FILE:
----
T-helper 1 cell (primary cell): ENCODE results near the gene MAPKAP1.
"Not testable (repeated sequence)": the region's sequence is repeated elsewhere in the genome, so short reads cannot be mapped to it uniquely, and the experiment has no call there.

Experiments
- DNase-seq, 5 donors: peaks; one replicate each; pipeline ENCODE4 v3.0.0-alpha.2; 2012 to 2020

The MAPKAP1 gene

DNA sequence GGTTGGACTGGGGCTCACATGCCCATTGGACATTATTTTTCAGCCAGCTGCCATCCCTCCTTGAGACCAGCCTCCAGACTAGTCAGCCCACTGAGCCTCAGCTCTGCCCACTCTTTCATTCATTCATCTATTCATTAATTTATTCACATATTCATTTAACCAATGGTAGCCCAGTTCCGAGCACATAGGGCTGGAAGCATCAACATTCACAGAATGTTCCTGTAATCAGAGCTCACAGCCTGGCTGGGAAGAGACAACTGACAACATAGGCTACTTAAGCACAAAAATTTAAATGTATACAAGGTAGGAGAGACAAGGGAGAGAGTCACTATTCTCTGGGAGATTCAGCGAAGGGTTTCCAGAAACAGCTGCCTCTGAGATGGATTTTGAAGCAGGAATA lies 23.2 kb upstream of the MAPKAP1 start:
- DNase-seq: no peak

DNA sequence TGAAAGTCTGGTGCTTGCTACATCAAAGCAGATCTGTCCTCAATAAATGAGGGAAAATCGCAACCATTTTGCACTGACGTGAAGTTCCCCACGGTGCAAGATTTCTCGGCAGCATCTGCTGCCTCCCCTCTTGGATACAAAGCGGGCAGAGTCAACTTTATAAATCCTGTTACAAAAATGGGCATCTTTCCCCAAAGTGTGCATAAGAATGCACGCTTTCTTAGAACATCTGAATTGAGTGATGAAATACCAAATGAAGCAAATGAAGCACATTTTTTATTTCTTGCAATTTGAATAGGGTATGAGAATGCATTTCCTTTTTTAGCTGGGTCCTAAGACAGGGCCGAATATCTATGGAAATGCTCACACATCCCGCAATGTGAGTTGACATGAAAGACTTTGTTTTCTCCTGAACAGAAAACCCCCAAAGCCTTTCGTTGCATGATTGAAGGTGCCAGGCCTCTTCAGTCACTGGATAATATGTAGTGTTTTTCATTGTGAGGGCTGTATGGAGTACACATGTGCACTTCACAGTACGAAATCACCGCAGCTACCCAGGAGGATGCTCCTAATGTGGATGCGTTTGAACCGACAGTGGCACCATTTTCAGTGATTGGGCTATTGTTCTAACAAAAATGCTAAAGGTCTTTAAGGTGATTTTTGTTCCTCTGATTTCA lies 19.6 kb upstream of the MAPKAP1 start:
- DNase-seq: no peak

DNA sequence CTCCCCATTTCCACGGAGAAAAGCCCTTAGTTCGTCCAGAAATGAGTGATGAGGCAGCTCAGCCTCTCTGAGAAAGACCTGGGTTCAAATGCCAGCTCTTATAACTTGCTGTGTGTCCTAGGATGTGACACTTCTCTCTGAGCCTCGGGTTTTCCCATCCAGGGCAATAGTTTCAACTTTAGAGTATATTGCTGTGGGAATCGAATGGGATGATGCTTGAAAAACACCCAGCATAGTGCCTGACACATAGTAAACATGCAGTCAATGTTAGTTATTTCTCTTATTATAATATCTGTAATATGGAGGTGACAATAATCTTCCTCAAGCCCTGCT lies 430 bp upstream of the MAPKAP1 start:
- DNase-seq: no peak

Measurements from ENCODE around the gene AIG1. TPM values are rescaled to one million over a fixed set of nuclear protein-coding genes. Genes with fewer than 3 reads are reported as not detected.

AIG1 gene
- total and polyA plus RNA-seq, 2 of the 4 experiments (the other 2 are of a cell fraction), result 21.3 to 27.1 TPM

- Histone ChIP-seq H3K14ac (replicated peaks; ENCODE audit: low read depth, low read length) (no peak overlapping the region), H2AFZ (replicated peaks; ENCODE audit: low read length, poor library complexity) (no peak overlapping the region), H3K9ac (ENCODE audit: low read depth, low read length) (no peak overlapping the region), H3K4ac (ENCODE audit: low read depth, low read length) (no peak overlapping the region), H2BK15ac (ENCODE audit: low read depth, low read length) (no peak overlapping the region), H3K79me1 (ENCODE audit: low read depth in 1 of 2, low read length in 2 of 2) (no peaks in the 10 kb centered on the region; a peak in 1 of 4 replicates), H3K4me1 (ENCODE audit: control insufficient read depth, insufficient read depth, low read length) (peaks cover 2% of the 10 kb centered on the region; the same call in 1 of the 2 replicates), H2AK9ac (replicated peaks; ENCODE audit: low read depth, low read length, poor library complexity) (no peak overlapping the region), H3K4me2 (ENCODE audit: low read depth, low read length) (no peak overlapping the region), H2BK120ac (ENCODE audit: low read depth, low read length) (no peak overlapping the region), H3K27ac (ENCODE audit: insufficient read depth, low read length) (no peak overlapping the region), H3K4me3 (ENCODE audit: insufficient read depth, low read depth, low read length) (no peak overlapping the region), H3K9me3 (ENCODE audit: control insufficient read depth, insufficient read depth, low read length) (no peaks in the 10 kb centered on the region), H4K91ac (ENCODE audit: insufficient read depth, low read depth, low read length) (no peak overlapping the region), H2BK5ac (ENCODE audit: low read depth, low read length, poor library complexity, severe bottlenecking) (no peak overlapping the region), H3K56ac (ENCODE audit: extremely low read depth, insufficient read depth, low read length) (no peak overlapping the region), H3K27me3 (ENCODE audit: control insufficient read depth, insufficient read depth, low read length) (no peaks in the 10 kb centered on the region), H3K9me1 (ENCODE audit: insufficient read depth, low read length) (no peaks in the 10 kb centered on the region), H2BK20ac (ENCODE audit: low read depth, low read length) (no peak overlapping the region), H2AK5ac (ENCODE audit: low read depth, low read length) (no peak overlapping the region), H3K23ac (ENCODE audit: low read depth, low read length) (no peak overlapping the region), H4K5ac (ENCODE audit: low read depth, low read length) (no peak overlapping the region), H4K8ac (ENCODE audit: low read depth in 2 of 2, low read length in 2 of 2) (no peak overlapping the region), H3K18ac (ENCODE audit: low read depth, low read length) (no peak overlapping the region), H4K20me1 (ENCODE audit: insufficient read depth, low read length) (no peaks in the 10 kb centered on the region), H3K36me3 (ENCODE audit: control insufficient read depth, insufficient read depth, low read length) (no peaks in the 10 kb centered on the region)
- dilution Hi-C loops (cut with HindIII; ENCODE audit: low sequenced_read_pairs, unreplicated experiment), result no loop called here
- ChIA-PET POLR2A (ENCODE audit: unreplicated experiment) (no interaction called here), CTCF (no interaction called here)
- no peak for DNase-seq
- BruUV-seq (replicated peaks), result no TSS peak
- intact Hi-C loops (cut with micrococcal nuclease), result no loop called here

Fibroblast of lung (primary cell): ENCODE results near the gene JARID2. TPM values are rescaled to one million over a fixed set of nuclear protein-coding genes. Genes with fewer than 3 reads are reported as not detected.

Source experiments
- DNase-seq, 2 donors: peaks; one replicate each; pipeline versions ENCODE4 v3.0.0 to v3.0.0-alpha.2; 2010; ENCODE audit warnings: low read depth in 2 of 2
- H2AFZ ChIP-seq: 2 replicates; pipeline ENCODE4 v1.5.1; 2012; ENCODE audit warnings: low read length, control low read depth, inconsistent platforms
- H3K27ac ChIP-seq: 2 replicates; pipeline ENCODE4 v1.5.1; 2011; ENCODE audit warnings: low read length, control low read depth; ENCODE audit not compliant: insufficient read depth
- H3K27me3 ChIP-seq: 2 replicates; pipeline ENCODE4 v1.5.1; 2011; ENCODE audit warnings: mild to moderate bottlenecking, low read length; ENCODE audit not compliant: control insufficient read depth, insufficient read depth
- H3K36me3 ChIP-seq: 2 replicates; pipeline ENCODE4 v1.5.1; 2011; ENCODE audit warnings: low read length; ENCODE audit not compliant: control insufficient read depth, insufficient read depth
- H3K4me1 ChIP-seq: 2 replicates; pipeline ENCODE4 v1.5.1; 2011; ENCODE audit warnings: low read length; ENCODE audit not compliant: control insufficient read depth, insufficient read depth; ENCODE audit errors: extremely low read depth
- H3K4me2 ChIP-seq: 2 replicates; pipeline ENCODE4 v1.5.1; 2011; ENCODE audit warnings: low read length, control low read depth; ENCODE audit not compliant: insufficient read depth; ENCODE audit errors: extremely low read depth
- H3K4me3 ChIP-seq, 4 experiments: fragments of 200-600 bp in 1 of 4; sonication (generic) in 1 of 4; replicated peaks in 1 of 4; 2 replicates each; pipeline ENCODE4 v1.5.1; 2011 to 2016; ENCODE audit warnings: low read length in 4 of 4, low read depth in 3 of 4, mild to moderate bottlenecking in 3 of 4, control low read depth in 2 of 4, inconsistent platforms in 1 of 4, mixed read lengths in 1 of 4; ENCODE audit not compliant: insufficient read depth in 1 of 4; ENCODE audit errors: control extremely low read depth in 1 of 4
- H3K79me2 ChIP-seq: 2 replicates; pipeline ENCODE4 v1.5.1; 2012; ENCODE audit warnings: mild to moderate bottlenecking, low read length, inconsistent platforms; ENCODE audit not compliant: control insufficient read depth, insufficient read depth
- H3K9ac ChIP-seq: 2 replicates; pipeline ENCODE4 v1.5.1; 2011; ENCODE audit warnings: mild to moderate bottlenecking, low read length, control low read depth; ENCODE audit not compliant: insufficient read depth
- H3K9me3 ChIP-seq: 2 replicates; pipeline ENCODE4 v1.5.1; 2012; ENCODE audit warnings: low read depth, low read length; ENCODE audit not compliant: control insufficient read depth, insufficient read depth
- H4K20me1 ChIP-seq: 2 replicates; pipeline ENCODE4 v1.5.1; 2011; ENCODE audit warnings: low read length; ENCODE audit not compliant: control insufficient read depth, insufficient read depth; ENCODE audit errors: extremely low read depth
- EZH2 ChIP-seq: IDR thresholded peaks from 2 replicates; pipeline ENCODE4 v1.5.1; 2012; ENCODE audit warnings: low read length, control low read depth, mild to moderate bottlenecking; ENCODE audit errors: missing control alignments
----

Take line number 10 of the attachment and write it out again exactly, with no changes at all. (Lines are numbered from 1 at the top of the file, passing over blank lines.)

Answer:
DNA sequence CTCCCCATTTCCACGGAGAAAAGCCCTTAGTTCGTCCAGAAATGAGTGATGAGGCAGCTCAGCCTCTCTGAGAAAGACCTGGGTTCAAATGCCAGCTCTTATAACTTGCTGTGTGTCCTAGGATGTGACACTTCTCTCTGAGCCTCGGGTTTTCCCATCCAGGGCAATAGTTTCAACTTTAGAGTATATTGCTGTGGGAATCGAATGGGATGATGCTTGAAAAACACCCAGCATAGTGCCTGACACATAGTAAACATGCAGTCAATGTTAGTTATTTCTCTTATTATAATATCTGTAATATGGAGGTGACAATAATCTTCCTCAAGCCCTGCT lies 430 bp upstream of the MAPKAP1 start: